"Now," she said, "I must go."
He glanced at the rags that had once covered his statue, but he had not the courage to undo them. If his statue had been cast the ruin would not be so irreparable. It could be put together in some sort of way.
Who would have done it but the priest? It was difficult to believe that a priest could do such a thing, that anyone could do such a thing, it was an inhuman thing to do. He might go to the police as Lucy had suggested, and the police would inquire the matter out. But would that be of any satisfaction; a wretched fine, a few days' imprisonment. Of one thing he was sure, that nowhere except in Ireland could such a thing happen. Thank God he was going! There was at least satisfaction in knowing that only twelve hours of Ireland remained. To-morrow evening he would be in Paris. He would leave the studio as it was. Maybe he might take a few busts and sketches, a few books, and a few pictures; he must take some of them with him, and he tried to formulate some plan. But he could not collect his thoughts sufficiently to think out the details. Would there be time to have a case made, or should he leave them to be sold, or should he give orders that they should be sent after him?
At that moment his eyes went towards the lump of clay, and he wished that he had asked the charwoman to take it out of his studio. He thought of it as one thinks of a corpse, and he took down a few books and tied them up with a string, and then forgot what he was doing. He and his country were two thousand years apart, and would always be two thousand years apart, and then growing superstitious, he wondered if his country had punished him for his contempt. There was something extraordinarily fateful in the accident that had happened to him. Such an accident had never happened to anyone before. A most singular accident! He stood looking through the studio unable to go on with his packing, thinking of what Harding and he had been saying to each other. The "Celtic renaissance!" Harding believed, or was inclined to believe, that the Gael was not destined to disappear, that in making the Cross of Cong he had not got as far as he was intended to get. But even Harding had admitted that no race had taken to religion quite so seriously as the Celt. The Druids had put aside the oak leaves and put on the biretta. There had never been a religious revolution in Ireland. In the fifth and sixth centuries all the intelligence of Ireland had gone into religion. "Ireland is immersed in the religious vocation, and there can be no renaissance without a religious revolt." The door of the studio opened. It was Lucy; and he wondered what she had come back for.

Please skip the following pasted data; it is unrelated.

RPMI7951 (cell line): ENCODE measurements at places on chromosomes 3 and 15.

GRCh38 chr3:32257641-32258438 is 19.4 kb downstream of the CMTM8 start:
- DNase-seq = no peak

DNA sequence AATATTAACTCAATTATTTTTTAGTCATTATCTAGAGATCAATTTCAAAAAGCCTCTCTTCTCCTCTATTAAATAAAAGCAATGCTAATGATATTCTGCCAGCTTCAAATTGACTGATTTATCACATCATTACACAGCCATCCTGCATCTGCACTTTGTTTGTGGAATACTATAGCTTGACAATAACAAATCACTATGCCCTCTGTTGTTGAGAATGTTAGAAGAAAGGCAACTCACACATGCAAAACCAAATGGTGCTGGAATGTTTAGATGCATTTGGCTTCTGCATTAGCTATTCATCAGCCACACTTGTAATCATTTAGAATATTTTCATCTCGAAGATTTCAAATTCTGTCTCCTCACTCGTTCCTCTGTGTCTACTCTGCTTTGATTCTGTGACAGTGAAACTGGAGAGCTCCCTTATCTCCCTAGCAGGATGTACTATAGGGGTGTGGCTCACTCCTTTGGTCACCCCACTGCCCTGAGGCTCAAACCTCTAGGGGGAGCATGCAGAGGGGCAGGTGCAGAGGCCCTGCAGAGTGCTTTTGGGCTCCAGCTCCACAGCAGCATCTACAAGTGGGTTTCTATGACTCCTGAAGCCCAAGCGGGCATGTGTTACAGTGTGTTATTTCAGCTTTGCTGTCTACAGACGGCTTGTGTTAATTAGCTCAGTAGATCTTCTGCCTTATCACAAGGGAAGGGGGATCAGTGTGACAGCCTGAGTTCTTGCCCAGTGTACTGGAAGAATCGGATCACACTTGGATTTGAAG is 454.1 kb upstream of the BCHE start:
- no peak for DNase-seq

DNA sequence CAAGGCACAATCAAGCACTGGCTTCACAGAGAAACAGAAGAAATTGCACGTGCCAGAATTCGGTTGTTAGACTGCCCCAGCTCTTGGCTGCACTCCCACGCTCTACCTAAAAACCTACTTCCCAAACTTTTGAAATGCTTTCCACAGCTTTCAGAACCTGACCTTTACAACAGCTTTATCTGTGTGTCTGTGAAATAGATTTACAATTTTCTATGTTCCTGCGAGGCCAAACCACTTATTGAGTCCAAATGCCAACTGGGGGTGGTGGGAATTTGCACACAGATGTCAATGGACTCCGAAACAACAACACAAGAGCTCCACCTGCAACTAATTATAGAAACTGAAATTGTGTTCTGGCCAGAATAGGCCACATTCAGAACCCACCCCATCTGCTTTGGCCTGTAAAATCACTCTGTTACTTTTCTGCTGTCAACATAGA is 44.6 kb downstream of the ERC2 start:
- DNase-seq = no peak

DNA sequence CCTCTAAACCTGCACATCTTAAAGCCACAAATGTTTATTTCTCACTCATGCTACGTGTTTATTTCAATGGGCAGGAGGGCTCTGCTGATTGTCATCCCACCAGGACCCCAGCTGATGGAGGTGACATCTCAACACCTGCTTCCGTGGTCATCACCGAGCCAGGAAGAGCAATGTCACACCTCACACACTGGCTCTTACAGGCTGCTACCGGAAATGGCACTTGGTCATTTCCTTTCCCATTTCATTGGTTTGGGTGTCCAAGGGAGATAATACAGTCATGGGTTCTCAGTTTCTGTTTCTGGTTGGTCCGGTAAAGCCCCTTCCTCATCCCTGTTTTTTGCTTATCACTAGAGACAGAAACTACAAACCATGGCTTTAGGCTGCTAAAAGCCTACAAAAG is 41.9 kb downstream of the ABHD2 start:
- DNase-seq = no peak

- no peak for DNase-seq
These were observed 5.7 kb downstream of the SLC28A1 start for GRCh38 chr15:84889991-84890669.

"It wasn't Father Tom. I knew it wasn't," she said.
"Do you know who it was then?"
"Yes, my brothers, Pat and Taigdh."
"Pat and Taigdh broke my statue! But what did they do that for? What did I ever do to them?"
"I saw them whispering together. I could see they had a secret, something inspired me, and when Taigdh went out I got Pat by himself and I coaxed him and I frightened him. I told him that things had been broken in your studio, and that the police were making inquiries. I saw at once that he knew all about it. He got frightened and he told me that last night when I went to my room